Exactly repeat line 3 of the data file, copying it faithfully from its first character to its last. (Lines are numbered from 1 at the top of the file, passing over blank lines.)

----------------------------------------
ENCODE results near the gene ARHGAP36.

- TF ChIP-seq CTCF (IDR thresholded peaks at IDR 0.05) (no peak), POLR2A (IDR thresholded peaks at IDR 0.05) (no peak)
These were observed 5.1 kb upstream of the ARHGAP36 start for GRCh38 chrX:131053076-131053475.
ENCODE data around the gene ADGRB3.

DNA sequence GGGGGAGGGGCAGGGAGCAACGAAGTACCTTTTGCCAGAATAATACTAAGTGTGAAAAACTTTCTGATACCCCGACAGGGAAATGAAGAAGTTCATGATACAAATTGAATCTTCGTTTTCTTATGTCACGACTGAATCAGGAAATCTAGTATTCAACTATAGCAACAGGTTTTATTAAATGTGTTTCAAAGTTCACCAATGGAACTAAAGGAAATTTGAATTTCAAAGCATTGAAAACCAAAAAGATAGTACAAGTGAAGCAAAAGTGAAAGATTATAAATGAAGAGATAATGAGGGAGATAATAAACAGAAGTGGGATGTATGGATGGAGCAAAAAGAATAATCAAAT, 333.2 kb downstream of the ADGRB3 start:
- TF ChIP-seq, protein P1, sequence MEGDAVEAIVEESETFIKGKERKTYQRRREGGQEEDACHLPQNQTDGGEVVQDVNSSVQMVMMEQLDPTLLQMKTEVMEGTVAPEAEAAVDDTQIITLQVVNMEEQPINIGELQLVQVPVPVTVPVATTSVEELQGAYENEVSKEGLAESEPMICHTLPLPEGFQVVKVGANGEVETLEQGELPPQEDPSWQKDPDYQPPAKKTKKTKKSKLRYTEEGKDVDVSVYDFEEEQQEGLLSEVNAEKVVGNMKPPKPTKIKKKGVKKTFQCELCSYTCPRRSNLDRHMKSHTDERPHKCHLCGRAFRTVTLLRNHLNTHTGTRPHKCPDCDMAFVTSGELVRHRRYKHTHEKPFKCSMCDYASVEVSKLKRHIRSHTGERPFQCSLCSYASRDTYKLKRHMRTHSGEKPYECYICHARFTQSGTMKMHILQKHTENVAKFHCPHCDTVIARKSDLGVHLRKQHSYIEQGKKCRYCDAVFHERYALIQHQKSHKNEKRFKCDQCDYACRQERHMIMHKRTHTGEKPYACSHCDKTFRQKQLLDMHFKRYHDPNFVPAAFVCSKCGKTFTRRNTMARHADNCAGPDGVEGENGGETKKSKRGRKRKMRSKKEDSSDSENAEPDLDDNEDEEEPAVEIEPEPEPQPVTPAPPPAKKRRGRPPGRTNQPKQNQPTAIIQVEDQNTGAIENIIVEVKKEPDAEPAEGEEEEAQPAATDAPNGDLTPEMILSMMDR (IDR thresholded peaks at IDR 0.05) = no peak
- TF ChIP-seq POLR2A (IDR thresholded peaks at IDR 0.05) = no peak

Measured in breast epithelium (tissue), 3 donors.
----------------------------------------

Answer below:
These were observed 5.1 kb upstream of the ARHGAP36 start for GRCh38 chrX:131053076-131053475.